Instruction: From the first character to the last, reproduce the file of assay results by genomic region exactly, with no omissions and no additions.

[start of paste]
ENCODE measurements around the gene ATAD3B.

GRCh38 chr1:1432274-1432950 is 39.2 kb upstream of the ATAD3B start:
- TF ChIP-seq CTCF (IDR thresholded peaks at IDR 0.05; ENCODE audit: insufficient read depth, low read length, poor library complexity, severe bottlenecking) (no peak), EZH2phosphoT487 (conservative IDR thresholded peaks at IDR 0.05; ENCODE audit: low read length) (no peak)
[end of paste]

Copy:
ENCODE measurements around the gene ATAD3B.

GRCh38 chr1:1432274-1432950 is 39.2 kb upstream of the ATAD3B start:
- TF ChIP-seq CTCF (IDR thresholded peaks at IDR 0.05; ENCODE audit: insufficient read depth, low read length, poor library complexity, severe bottlenecking) (no peak), EZH2phosphoT487 (conservative IDR thresholded peaks at IDR 0.05; ENCODE audit: low read length) (no peak)